I’m ready to send a book proposal to a UP [university press] that would be a good fit with my project, but I’m worried about pitching “cold.” Because of COVID-19, I haven’t had the chance to network with any acquisitions editors. Any suggestions for impressing editors who don’t know your work?
– Art History
Dr. Editor’s response:
All good writing advice centres on two key pieces of information: audience and context. With a book proposal, you’re writing for an unusual audience: one specific reader — an acquisitions editor at your chosen university press — who in turn is imagining and channeling a broader audience of potential readers. Combine this unusual audience with an unfamiliar context and it’s no surprise you’ve got some worries about your proposal.
To get an expert’s take on writing with this unusual audience in mind, I spoke with Laura Portwood-Stacer, whose The Book Proposal Book comes out this month. Dr. Portwood-Stacer told me that while it’s great to get the chance to ask an editor what topics they’re excited about at the moment, such conversations aren’t the only way to ensure a good fit between your proposed book and an individual UP.
“You want to understand, as best you can, how that press makes acquisitions decisions,” she said. “You can do that by looking at what they’ve acquired and published, and getting a sense of what the books on their lists are like. Then, you’ll want to articulate how your book is either like those books or is a complement to them, so that people who are already reading books from that press will want yours.”
If, dear letter-writer, you’re confident about how your project fits with your chosen UP, then your next step is to hook your reader’s attention and persuade them to invest their time and attention in your book project. To do so, your proposal must both clearly articulate your argument — including its significance and its relevance to a body of readers — and, as Dr. Portwood-Stacer writes in her book, “demonstrate your own authority and ability to reach readers” (28).
Having authority and an ability to reach readers doesn’t mean having an h-index in the mid-double-digits, 10,000 Twitter followers, a tenure-track position at an Ivy league school or even a CV filled with big-league publications. “On the contrary,” Dr. Portwood-Stacer writes (92-3). “An editor may get more excited about discovering someone who is at the start of their writing career and just beginning to develop their reputation as an important thinker.”
To impress an acquisitions editor at a UP — that is, to persuade them of your credibility and potential reach — Dr. Portwood-Stacer’s recommendations include:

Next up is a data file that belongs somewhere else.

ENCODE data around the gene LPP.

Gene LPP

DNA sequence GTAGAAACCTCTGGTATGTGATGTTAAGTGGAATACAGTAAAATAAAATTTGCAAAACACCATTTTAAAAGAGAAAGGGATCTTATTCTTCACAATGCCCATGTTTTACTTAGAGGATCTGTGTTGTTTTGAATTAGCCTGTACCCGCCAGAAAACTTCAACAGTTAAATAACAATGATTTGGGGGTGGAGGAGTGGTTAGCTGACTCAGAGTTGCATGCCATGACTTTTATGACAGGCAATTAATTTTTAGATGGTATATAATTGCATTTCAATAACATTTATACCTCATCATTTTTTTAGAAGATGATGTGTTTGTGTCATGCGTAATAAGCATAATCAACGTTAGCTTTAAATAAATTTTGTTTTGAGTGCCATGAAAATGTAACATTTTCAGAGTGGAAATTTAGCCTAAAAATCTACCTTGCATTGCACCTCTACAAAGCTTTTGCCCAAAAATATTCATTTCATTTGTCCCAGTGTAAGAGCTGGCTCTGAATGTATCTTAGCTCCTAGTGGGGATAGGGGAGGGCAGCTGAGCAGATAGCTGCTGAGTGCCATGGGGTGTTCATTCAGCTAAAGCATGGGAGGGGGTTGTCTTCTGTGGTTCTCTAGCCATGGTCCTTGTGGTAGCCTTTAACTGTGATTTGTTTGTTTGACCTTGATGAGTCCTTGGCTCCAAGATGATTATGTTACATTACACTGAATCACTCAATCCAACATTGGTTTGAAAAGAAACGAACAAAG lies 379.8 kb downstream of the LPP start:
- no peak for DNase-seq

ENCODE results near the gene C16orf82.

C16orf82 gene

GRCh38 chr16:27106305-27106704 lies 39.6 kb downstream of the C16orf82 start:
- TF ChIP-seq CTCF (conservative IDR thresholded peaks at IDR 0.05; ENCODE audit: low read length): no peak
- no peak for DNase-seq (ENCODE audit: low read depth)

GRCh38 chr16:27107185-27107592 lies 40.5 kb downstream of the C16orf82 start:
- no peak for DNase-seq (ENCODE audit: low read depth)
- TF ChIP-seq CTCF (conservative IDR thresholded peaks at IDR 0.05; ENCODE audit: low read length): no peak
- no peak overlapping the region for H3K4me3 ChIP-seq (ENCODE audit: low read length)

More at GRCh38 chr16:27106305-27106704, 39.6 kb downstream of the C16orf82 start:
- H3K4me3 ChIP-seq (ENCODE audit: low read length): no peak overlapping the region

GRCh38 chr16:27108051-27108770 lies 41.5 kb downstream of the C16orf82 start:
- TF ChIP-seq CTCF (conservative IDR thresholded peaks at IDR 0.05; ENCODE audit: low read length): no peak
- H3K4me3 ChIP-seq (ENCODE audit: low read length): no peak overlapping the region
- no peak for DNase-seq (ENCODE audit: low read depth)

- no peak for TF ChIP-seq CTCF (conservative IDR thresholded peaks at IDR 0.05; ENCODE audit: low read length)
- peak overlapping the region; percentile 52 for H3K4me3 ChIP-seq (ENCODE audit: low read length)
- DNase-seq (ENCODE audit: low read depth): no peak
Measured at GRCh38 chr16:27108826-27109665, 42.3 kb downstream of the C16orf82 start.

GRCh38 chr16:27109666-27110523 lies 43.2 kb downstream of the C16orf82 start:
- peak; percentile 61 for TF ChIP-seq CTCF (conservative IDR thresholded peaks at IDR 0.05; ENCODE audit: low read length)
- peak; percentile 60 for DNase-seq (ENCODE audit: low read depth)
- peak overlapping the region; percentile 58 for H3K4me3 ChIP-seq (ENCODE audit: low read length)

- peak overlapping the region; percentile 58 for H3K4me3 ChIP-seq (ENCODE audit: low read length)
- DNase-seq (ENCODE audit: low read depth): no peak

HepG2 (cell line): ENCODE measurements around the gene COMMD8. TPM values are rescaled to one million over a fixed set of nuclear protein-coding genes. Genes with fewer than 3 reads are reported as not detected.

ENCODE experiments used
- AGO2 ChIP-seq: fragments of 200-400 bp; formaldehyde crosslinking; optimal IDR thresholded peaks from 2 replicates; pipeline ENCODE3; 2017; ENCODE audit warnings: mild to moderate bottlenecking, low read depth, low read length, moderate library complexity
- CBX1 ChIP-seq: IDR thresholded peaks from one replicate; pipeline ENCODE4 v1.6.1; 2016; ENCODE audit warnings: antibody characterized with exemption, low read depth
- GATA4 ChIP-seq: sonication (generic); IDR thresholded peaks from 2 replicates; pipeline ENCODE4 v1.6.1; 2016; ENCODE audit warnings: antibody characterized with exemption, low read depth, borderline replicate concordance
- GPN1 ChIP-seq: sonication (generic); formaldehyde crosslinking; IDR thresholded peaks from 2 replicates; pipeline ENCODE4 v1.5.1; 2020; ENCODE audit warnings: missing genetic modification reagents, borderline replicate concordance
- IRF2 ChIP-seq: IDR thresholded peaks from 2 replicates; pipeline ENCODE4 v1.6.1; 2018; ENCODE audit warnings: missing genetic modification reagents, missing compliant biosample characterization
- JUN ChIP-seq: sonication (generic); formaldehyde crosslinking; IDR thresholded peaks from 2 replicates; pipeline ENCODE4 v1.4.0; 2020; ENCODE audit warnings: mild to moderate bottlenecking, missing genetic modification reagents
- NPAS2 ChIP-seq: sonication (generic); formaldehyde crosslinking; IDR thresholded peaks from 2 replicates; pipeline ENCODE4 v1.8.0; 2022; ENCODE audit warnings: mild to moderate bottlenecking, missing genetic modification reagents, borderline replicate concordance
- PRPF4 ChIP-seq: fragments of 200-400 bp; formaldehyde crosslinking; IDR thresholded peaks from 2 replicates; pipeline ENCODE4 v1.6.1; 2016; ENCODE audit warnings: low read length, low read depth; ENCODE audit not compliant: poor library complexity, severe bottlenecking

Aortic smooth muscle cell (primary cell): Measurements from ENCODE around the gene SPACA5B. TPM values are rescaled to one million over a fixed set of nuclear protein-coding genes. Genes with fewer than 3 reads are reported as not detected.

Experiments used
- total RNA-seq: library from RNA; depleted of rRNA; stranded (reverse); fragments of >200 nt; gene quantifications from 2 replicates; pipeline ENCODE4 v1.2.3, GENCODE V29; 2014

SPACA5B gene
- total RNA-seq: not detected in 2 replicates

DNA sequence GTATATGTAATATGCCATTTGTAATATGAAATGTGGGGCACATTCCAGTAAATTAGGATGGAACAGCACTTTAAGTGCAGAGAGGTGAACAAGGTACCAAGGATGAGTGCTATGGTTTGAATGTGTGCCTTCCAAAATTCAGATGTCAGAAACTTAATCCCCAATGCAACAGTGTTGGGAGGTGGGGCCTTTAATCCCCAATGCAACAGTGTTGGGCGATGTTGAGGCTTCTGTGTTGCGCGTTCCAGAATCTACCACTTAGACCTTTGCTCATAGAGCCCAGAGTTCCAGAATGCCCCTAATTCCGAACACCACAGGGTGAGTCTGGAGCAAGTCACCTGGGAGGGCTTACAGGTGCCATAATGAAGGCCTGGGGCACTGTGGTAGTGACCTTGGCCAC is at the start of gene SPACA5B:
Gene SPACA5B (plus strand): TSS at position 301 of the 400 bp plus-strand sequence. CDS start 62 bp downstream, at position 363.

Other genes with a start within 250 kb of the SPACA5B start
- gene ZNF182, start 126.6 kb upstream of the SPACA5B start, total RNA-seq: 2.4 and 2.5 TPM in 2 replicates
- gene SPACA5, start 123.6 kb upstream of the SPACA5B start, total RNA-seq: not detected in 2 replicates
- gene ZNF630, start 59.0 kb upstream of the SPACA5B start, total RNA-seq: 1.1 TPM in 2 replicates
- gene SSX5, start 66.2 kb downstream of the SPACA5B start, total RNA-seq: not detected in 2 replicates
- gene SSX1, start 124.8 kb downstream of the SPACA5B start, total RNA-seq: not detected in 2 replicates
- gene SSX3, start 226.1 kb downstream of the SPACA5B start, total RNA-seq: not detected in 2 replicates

1. Demonstrate your grasp of key concepts
In your proposal, a too-heavy dependence on jargon terms can be “a red flag that you haven’t fully digested the secondary source material in your field,” Dr. Portwood-Stacer notes (83). In your proposal, an acquisitions editor needs to see your expert knowledge at work, and so you’ll need to show that you can communicate the meanings and mechanisms that underly jargon words and phrases.
When editors like me and consultants like Dr. Portwood-Stacer suggest avoiding the use of jargon, we’re not saying that your book has to be accessible to people who aren’t scholars. It’s appropriate to write for a niche, scholarly audience — when you are actually writing for that audience. But your proposal doesn’t have the same audience as your book. In your book proposal, your credibility shines most clearly when you show an acquisitions editor your ability to unpack trendy terms.
2. Show the humans
When book proposals come off as dry and boring, take your reader back to the “concrete things and real people” that motivate your work, Dr. Portwood-Stacer suggests (66). Academics tend to link together discrete events and concepts, and then name that link with some abstract language. There’s great value in doing so — frameworks, models and theories arise from such abstraction — but a surplus of such abstract language, without a connection to the material world, can result in a proposal that fails to excite.
Show the humans, the living beings or the material conditions or objects that inform your work. Point at some of your evidence. “Then,” says Dr. Portwood-Stacer, “you can pull back to some of the larger theoretical themes encapsulated in your findings” (67).
3. Emphasize with your reader’s perspective
Remember that an acquisitions editor is a person who is dedicated to getting quality information into the world. You don’t need to sell your book project the way you’d sell used cars; your work doesn’t have to be the most important, the shiniest, or even the first. Indeed, as Dr. Portwood-Stacer notes, being the first can be a bad thing, as “perhaps there are no other books like yours out there because there are no viable buying audiences for books like yours” (34).
To emphasize with your proposal-reader’s perspective, do your research: know the press and, if relevant, the series; and look at how their books are usually structured, titled and framed. Mirror these conventions in the form of your proposed book. If you can show that you understand what a book from their UP looks and sounds like — if you can show that you’ve considered what they’re interested in publishing — your pitch shouldn’t stay cold for too long.
Laura Portwood-Stacer’s The Book Proposal Book: A Guide for Scholarly Authors is published by Princeton University Press, and came out July 13, 2021.